The House defeated a pro-gay rights measure by a single vote Thursday, prompting Democrats to loudly chant, "Shame! Shame!" from the chamber floor and lash out at GOP leaders who they accused of bending the rules to orchestrate the defeat. Published May 19, 2016

A demonstrator protests the Federal Reserve's failure to bail out Puerto Rico outside International House in New York on April 7, 2016. (Associated Press) **FILE**

House leaders push new Puerto Rico bill to rescue it from $72B debt

House leaders lobbied members Thursday to support the latest version of a bill designed to impose fiscal oversight on Puerto Rico and rescue it from $72 billion in bond debt, saying the parties negotiated in good faith and that Congress should act now to avoid a taxpayer bailout down the road. Published May 19, 2016

"This short-term funding resolution will keep the lights on in government and maintain current operations for a few days so Congress can complete and pass an agreement," said Rep. Harold Rogers, Kentucky Republican and chairman of the House Appropriations Committee. (Associated Press)

House passes Zika funding bill for one-third of Obama's request

The House brushed aside President Obama's veto threat and passed a bill Wednesday that takes hundreds of millions from the Ebola fight and other federal accounts to fight the Zika virus, laying down a marker that's only a third of what the White House wanted to combat the mosquito-borne illness. Published May 18, 2016

An examination dish containing dead mosquitoes sits under a microscope on Tuesday, May 17, 2016, in Brownsville, Texas. The exhibit was part of a display of tools public health offficials use to capture and combat mosquitos. A panel of local experts and officials discussed the threat Zika brings and ways to minimize its spread in the Rio Grande Valley, a major thoroughfare of international trade and travel. (Jason Hoekema/The Brownsville Herald via AP)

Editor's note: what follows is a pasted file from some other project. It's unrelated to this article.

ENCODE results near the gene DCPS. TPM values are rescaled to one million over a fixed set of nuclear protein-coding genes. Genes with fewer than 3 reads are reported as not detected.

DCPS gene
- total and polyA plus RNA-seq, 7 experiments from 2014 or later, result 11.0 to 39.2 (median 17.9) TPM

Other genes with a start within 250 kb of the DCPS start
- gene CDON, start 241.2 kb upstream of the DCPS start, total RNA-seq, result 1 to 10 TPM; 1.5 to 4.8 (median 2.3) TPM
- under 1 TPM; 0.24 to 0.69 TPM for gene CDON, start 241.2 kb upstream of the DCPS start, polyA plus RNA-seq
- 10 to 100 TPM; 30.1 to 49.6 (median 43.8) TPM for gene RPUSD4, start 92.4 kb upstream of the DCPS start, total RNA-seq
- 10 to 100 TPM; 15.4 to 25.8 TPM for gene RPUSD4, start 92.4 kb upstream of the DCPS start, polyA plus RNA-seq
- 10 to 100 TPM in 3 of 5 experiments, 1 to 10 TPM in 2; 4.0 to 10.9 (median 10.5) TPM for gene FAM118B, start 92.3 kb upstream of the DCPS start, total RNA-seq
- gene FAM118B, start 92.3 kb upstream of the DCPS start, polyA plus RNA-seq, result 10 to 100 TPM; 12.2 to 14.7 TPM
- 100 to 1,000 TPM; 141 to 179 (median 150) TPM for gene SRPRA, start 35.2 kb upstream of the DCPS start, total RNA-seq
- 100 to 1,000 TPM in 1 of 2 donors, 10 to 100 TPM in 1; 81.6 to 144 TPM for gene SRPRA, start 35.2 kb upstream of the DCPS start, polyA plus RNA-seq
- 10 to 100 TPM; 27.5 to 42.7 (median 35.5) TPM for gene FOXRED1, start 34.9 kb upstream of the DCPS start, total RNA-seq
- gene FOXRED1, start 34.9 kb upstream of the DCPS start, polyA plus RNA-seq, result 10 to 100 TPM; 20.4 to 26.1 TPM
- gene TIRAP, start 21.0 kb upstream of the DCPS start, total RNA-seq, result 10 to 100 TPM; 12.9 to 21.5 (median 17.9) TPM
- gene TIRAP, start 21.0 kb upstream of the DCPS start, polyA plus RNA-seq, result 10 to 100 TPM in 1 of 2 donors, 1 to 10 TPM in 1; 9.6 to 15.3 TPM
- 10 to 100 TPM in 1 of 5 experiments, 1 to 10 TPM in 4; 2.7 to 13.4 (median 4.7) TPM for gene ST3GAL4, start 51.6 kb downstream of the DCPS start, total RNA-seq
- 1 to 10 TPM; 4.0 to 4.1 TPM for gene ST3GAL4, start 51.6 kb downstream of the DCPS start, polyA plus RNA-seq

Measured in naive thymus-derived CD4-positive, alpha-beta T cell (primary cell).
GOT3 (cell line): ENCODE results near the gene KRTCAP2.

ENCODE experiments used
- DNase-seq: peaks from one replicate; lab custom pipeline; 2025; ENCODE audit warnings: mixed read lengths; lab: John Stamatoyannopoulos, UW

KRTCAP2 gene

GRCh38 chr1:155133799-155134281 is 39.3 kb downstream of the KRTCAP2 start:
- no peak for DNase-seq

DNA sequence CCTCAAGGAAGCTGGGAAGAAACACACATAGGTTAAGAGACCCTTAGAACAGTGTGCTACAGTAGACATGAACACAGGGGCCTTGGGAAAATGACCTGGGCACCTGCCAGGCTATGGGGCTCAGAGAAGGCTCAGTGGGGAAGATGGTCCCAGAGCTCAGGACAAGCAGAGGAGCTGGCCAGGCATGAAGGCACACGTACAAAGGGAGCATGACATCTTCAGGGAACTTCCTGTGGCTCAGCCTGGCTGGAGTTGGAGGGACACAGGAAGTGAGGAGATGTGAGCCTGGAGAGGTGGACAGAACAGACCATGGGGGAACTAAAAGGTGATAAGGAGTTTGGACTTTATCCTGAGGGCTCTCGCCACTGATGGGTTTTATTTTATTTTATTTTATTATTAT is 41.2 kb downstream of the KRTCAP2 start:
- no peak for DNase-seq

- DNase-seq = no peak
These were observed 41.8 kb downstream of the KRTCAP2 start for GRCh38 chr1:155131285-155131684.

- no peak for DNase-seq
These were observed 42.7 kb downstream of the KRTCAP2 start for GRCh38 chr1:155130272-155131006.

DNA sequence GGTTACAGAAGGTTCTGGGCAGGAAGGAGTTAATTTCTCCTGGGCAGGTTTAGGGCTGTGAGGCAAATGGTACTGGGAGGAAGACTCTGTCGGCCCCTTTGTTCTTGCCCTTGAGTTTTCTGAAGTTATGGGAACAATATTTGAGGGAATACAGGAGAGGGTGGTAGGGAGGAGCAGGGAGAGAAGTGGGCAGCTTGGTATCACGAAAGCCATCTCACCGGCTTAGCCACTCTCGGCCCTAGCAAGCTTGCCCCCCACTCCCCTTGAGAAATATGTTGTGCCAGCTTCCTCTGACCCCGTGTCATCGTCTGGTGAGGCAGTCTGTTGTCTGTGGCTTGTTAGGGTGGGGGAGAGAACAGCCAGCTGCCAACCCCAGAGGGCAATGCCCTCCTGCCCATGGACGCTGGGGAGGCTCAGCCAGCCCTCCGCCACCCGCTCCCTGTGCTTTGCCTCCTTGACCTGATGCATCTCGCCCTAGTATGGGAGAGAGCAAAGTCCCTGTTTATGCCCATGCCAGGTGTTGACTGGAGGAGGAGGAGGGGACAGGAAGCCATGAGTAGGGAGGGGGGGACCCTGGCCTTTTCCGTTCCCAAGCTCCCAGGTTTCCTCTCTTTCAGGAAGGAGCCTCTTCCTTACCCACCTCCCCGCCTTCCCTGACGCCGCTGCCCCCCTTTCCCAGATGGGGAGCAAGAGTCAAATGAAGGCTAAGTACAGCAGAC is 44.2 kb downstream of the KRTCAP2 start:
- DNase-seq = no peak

WHO calls on Europe to gird for Zika

The World Health Organization on Wednesday told Europe to gird for the Zika virus that is causing serious birth defects in Latin America, underscoring the potential reach of the mosquito-borne disease as U.S. lawmakers debate how much money is needed to beat back a potential outbreak at home. Published May 18, 2016

Sen. Marco Rubio, Florida Republican, is co-sponsoring legislation to fully fund President Obama's nearly $2 billion emergency spending request. He said that if the spending can be offset, that's fine. But also said he was OK tacking it onto the debt. (Associated Press)

Marco Rubio joins push to pass Obama's $2 billion Zika request

Just two months after running as one of the conservative candidates in the GOP presidential race, Sen. Marco Rubio is now embracing Democrats' calls to open the federal checkbook and dole out billions of dollars in money to combat the Zika virus — and tacking it onto the debt. Published May 16, 2016

The Supreme Court. (Associated Press) ** FILE **

Supreme Court rejects Obama's birth control plan, sends case to lower courts

The Supreme Court declined to rule in a closely watched fight over Obamacare's birth control rules Monday and sent the dispute back to the lower courts, saying both sides should be able to reach a compromise that doesn't force religious nonprofits to be involved in contraceptive coverage that violates their beliefs. Published May 16, 2016